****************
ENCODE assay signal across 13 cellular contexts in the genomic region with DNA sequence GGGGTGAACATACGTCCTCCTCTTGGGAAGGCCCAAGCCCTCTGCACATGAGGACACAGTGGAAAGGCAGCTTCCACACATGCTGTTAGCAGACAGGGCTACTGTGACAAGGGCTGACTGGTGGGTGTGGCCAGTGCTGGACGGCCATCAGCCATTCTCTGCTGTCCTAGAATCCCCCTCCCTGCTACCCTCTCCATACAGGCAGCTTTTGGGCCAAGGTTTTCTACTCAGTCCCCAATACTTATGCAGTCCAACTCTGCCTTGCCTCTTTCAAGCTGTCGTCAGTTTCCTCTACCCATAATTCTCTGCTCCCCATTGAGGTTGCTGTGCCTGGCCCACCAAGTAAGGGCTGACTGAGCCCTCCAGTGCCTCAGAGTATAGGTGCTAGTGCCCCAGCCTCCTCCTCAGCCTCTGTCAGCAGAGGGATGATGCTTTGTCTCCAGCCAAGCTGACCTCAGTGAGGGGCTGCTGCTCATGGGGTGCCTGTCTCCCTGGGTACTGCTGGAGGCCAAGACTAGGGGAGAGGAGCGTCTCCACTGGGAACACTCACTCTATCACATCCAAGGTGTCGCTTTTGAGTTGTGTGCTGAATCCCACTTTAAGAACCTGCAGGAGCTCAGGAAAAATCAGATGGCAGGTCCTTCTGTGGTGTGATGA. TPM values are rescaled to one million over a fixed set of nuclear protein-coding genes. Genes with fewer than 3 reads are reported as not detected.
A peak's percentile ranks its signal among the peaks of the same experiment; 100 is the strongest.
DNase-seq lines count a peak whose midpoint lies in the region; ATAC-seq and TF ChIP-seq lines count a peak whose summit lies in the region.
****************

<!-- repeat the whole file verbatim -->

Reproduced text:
ENCODE assay signal across 13 cellular contexts in the genomic region with DNA sequence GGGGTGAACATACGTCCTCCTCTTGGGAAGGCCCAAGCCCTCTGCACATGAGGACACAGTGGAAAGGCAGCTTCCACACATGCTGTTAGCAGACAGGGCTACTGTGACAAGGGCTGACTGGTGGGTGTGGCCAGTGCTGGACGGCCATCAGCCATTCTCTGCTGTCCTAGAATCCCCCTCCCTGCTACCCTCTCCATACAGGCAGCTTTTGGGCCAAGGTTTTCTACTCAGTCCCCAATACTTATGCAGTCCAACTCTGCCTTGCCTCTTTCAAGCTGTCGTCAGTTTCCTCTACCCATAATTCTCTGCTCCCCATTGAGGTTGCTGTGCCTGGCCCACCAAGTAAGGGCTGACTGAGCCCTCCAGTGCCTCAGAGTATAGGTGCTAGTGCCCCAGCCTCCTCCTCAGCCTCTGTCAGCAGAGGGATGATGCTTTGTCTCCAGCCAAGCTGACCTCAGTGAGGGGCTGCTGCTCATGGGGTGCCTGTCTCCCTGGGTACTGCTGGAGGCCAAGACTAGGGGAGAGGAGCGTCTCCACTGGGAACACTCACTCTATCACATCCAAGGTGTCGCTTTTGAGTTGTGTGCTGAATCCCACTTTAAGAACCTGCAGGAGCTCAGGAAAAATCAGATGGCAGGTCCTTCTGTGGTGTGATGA. TPM values are rescaled to one million over a fixed set of nuclear protein-coding genes. Genes with fewer than 3 reads are reported as not detected.
A peak's percentile ranks its signal among the peaks of the same experiment; 100 is the strongest.
DNase-seq lines count a peak whose midpoint lies in the region; ATAC-seq and TF ChIP-seq lines count a peak whose summit lies in the region.